After a workshop, a fellow came up to me and complained that I had made him feel uncomfortable. “I’m not perfect,” he said, “But I’m basically honest.” His implication was that it’s unfair to expect people to be honest all the time.
His comment reminded me of a cartoon where one fellow confided to another, “I admire Webster’s honesty, but his insistence on being scrupulously honest is really annoying.”
Look, I’m not an honesty absolutist. I think it was okay to lie to Nazis to save innocent lives, and I approve of police lying during undercover operations to catch drug dealers or corrupt politicians. I also think it’s okay to tell your grandmother you really like the sweater she knitted or let young children believe in the Tooth Fairy.
But be careful. It’s easy to stretch these special situations into an endless chain of rationalizations that justify lying whenever it’s convenient.
Every lie must be justified by competing moral principles, not simply self-interest. Some lying during criminal investigations pass muster because they are subjected to judicial review and advance a long-term public good. And there are times when “white” lies can be justified when kindness trumps truthfulness.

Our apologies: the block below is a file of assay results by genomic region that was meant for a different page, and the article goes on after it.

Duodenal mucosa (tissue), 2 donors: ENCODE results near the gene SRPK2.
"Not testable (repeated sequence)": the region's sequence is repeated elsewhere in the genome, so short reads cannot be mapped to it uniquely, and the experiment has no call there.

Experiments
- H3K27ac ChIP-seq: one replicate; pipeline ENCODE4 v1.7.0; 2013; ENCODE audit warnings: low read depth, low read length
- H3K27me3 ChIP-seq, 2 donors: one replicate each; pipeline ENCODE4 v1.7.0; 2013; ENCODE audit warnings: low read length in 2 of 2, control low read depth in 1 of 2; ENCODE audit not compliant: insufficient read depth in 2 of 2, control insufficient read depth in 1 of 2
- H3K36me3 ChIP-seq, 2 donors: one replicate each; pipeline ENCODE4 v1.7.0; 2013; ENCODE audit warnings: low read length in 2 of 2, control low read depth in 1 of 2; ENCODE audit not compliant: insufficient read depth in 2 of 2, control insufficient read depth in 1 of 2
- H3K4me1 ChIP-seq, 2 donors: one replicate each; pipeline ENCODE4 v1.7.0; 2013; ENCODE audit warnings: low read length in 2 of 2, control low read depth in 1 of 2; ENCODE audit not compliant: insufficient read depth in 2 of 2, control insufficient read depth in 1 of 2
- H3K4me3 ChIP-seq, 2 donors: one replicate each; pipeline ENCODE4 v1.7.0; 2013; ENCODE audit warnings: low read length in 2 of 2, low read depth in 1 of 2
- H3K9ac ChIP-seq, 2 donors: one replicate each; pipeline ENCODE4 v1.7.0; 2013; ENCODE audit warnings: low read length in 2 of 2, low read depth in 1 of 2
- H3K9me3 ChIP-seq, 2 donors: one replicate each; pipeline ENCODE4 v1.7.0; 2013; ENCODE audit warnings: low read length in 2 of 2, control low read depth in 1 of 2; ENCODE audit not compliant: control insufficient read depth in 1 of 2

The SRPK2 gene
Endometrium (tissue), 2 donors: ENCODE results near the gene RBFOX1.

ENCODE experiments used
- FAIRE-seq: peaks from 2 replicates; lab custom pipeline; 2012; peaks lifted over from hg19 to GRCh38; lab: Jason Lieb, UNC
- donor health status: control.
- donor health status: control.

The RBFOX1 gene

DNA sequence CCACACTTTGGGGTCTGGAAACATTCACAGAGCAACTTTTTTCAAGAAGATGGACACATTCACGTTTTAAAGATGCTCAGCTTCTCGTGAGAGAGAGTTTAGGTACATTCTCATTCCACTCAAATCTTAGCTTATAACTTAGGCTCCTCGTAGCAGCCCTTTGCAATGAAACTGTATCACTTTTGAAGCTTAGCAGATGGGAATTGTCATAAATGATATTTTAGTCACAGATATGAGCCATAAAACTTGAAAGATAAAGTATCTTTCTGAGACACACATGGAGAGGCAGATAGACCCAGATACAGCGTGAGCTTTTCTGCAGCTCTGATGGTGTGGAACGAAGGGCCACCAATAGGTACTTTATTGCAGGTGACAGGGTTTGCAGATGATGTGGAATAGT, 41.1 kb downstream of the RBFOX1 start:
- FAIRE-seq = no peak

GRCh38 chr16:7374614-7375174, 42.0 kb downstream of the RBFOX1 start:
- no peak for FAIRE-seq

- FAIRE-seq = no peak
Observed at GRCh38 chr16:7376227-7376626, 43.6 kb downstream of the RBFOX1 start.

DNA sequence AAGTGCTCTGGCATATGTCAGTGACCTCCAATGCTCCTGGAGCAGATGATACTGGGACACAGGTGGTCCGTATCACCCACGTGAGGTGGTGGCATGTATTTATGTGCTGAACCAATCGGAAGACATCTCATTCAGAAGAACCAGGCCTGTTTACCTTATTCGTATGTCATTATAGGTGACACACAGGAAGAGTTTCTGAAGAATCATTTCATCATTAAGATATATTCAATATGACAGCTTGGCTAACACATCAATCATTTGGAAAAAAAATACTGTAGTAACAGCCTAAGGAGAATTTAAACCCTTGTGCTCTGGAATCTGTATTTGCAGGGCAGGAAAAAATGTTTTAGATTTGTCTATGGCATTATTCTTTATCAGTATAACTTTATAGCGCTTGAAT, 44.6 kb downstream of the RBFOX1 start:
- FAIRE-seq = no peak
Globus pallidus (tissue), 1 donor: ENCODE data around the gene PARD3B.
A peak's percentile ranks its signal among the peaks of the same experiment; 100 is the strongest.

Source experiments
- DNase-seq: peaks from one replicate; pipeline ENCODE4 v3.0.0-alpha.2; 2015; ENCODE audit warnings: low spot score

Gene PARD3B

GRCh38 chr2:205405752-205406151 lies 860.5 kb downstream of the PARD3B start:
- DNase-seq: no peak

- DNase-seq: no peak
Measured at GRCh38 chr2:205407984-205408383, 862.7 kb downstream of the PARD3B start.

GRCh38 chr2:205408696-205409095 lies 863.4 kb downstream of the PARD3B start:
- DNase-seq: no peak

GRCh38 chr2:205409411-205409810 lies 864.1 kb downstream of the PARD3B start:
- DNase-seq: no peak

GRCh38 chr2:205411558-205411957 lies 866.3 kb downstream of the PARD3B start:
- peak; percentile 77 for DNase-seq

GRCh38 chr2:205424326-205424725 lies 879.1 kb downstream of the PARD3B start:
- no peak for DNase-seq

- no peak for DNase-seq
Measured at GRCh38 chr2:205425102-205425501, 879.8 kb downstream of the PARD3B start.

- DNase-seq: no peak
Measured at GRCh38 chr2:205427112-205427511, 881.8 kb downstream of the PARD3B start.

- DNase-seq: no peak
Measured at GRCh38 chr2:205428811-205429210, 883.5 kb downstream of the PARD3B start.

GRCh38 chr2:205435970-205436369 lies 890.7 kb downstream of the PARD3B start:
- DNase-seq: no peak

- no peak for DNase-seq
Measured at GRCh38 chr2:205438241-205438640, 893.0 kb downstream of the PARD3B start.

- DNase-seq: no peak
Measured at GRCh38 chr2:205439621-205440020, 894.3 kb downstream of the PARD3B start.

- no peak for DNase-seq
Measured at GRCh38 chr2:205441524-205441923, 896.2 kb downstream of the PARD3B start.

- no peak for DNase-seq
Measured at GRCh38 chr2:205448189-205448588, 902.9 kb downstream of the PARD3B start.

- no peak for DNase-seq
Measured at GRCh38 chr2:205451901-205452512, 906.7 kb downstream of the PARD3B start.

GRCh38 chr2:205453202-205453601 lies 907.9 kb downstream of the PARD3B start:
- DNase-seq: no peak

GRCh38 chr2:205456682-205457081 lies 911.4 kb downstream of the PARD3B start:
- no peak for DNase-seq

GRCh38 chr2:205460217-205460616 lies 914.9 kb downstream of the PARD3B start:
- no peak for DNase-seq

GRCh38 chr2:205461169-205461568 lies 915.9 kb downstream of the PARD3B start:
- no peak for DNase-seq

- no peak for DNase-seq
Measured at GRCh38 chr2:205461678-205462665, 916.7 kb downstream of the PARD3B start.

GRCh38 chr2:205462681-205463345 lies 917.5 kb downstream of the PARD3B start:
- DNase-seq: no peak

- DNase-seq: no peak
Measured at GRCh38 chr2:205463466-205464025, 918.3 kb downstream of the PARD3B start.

Otherwise, being scrupulously honest is not only possible; it’s desirable and morally mandatory.
Being basically honest is not enough. It’s like saying, “I really want to be honest, but not if it costs too much, not if it prevents me from getting what I want.”
Honesty is crucial, not only to uphold an abstract moral principle, but to preserve one of our most important personal assets – credibility. Despite self-serving excuses, almost all lies breach trust and undermine credibility.
Once someone lies to us, even on a small thing, we always think, “What else have you lied to me about?” How many times do you get to lie before you are a liar? How many times does someone get to lie to you before distrust sets in?
Being honest only when it suits our purpose isn’t honesty at all.
This is Michael Josephson reminding you that character counts.
About the author: Michael Josephson is one of the nation’s most sought-after and quoted ethicists. Founder and president of Josephson Institute and its CHARACTER COUNTS! project, he has conducted programs for more than 100,000 leaders in government, business, education, sports, law enforcement, journalism, law, and the military. Mr. Josephson is also an award-winning radio commentator.